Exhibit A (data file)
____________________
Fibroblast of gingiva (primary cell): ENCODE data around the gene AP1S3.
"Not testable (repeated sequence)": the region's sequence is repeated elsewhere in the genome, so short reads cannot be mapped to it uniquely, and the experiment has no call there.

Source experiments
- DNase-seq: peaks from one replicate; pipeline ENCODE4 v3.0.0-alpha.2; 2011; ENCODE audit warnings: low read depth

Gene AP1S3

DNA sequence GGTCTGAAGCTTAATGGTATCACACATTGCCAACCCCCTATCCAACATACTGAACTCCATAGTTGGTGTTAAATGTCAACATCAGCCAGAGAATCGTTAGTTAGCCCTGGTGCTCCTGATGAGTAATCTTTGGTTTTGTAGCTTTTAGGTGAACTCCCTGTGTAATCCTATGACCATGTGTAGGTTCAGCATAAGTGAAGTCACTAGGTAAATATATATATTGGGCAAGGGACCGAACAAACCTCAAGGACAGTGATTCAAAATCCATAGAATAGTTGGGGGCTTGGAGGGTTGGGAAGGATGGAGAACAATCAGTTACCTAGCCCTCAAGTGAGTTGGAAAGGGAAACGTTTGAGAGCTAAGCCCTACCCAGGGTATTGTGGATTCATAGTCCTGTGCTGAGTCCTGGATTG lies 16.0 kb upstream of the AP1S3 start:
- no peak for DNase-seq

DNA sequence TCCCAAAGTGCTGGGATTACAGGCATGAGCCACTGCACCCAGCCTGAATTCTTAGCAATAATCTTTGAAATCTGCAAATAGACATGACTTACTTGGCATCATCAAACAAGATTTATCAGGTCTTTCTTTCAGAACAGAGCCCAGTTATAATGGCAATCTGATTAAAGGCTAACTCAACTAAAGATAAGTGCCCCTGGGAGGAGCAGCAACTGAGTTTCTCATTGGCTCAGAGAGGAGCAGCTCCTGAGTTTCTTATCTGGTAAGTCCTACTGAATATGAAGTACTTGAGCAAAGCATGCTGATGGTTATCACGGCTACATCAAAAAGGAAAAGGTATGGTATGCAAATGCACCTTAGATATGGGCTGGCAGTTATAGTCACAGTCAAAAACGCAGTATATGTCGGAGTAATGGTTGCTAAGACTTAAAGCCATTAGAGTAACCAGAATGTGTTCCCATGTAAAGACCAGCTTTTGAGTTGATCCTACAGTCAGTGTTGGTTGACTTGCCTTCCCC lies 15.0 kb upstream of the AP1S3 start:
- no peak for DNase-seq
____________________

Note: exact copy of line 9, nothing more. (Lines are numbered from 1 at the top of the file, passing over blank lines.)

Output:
- no peak for DNase-seq